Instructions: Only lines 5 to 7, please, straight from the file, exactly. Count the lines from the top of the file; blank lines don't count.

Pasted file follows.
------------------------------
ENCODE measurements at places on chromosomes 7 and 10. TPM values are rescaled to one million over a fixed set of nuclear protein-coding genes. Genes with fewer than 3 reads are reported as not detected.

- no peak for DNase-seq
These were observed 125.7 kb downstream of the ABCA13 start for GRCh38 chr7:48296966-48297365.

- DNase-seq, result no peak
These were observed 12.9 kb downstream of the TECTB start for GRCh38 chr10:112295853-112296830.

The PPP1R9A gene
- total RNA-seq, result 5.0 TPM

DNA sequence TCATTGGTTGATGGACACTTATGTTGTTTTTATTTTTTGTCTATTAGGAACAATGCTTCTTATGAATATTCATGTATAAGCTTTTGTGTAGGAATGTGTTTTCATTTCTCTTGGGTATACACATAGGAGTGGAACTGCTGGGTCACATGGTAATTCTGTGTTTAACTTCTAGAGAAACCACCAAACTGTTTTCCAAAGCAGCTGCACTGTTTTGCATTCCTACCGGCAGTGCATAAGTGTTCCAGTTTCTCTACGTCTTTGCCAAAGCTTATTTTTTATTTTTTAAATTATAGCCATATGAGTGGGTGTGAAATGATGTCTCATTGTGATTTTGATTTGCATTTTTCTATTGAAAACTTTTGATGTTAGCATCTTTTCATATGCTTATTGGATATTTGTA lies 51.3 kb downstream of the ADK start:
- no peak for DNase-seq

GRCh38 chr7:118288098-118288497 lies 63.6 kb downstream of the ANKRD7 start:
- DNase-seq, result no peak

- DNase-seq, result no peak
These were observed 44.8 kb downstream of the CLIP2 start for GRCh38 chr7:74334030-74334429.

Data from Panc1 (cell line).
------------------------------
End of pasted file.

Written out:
These were observed 12.9 kb downstream of the TECTB start for GRCh38 chr10:112295853-112296830.

The PPP1R9A gene
- total RNA-seq, result 5.0 TPM